(v) The valve must have remote means of automatic closure, both mechanical and thermal, in at least two places for tanks over 3,500 gallons water capacity. These remote control stations must be located at each end of the tank and diagonally opposite. The thermal control mechanism must have a fusible element with a melting point between 220°F and 208°F. At least one remote control station must be provided for tanks of 3,500 gallons water capacity or less, and such actuating means may be mechanical.
(b) All other connections to containers, except those used for gauging devices, thermometer wells, safety-relief devices, and plugged openings, must have suitable automatic excess flow valves, or may instead be fitted with quick-closing internal valves.
The control mechanism for the internal valve must have a secondary control, remote from the fill or discharge connections (for use in the event of accidents or fire during delivery operations), and such control mechanism must have a fusible element with a melting point not over 220°F or less than 208°F.
(c) Excess flow valves must close automatically at the rated flow of vapor or liquid as specified by the valve manufacturers. The flow rating of the piping beyond the excess flow valve must be greater than that of the excess flow valve and such rating must include valves, fittings, and hose.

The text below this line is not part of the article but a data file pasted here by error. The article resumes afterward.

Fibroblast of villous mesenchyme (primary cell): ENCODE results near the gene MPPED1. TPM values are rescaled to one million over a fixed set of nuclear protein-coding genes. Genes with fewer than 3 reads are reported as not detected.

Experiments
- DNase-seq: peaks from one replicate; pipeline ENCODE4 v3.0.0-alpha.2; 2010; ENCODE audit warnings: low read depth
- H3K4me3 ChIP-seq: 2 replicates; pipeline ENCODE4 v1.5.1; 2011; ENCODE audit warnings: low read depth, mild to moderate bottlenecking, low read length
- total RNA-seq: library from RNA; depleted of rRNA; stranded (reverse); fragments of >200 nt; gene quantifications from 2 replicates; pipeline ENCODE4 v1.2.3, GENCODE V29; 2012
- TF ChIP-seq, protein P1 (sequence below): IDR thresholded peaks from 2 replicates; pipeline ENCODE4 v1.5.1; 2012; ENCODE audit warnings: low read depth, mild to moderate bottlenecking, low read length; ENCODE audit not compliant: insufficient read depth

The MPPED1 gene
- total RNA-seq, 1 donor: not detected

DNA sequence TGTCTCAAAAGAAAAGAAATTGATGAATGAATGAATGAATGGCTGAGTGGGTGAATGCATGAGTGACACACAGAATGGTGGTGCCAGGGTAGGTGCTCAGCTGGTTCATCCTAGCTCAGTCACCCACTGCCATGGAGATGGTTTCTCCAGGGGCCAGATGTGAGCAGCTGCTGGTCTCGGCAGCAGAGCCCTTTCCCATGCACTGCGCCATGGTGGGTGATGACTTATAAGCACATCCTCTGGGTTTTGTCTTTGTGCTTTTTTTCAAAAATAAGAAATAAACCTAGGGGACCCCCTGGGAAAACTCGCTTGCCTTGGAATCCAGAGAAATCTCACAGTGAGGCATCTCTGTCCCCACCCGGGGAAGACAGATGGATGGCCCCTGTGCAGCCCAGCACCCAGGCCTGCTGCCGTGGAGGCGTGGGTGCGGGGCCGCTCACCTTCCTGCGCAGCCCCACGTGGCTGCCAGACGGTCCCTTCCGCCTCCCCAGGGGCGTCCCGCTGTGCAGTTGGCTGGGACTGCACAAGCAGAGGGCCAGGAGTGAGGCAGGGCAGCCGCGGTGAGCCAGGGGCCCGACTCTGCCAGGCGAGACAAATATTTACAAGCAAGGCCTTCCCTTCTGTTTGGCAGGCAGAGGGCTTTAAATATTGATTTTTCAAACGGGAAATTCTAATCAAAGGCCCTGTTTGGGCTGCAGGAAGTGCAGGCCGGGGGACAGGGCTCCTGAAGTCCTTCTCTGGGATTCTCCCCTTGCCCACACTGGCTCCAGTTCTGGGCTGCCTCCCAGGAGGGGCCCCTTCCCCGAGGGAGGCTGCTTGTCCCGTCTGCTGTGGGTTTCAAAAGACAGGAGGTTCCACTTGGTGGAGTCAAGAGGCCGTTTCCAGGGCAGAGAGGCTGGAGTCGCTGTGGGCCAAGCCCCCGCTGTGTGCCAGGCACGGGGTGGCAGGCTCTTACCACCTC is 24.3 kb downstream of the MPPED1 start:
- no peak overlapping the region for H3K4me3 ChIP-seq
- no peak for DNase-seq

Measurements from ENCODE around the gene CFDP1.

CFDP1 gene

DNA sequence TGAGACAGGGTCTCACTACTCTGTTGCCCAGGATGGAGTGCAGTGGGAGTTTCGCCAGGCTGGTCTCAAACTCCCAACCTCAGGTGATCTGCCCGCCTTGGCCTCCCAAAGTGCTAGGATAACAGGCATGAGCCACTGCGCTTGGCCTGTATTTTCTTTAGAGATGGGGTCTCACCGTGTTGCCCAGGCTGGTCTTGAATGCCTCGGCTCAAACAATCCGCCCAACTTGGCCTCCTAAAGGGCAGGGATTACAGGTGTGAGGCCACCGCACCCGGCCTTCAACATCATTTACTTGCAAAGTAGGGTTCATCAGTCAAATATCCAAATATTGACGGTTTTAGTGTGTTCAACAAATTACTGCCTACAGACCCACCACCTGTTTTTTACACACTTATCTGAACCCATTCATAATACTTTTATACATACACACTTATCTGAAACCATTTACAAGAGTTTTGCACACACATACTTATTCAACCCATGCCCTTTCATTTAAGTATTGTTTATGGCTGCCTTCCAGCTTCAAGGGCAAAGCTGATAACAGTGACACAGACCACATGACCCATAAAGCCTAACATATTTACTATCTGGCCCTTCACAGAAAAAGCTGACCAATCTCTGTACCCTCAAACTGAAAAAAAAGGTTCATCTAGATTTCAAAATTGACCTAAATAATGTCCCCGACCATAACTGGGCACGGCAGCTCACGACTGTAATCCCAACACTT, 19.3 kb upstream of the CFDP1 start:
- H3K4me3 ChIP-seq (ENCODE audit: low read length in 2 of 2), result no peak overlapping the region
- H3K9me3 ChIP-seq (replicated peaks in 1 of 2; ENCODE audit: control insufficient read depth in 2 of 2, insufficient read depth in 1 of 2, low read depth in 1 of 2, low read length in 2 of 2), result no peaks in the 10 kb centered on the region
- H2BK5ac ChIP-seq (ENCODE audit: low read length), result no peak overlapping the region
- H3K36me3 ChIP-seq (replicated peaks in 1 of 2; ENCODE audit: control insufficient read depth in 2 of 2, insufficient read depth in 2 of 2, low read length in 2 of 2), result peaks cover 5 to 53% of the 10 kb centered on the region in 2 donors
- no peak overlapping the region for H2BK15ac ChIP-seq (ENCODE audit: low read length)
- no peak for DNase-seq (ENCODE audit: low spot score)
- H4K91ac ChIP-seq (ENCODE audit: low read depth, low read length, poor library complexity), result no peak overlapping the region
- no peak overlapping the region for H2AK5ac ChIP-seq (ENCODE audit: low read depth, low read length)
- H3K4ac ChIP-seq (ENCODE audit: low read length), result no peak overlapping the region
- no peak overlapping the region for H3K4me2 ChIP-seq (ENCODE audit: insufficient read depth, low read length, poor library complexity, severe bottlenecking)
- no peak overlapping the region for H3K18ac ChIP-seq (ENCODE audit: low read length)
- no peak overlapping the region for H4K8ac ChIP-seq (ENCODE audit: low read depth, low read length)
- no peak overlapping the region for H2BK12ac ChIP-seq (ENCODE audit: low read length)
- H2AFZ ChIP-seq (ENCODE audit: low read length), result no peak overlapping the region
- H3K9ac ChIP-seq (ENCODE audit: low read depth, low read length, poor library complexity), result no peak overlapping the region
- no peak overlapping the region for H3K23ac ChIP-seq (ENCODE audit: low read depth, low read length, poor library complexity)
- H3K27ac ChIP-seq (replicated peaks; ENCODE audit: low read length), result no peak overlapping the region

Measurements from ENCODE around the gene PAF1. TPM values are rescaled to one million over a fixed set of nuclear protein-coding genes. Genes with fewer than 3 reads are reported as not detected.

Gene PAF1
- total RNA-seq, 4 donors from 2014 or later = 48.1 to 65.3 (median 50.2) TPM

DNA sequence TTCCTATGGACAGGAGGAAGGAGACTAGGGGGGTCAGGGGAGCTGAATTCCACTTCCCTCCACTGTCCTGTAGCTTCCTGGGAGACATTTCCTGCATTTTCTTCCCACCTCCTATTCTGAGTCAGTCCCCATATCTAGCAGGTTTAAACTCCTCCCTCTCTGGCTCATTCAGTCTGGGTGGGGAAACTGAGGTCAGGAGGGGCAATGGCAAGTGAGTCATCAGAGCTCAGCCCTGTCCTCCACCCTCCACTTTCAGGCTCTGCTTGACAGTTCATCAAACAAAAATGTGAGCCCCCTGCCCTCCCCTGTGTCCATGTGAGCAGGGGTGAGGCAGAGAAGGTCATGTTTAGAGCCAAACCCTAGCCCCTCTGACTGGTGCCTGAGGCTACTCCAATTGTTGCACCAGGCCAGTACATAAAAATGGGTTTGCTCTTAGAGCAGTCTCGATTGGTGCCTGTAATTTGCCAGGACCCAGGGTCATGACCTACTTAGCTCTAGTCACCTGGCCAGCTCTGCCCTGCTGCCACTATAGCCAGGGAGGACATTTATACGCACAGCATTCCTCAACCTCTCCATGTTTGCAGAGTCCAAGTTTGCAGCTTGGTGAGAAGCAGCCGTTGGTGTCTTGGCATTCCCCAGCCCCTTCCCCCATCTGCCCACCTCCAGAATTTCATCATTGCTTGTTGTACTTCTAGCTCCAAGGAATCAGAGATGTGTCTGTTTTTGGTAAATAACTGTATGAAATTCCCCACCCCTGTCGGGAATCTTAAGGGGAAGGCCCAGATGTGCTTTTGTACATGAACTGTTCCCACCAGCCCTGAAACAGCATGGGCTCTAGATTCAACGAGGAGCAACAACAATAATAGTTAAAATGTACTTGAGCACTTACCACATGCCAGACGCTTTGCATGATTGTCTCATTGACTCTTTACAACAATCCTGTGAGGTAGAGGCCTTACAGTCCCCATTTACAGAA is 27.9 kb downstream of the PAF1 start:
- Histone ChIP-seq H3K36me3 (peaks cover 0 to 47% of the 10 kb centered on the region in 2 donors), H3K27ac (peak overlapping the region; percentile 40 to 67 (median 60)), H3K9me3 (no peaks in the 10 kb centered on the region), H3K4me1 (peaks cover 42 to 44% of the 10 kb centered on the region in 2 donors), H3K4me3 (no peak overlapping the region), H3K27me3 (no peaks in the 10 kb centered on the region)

Exception:
When branching or necessary restrictions are incorporated in a piping system so that flow ratings are less than that of the excess flow valve and the tank, then additional excess flow valves must be installed in the piping where such flow rate is reduced.
(d) Container inlets and outlets, except those used for safety-relief valves, liquid-level gauging devices, and pressure gauges, must be labeled to designate whether they communicate with vapor or liquid space when the container is filled to maximum permitted filling density. Labels may be on the valves.
[Statutory Authority: RCW 49.17.040. WSR 98-24-096, § 296-307-43503, filed 12/1/98, effective 3/1/99. WSR 97-09-013, recodified as § 296-307-43503, filed 4/7/97, effective 4/7/97. Statutory Authority: RCW 49.17.040, [49.17.]050 and [49.17.]060. WSR 96-22-048, § 296-306A-43503, filed 10/31/96, effective 12/1/96.]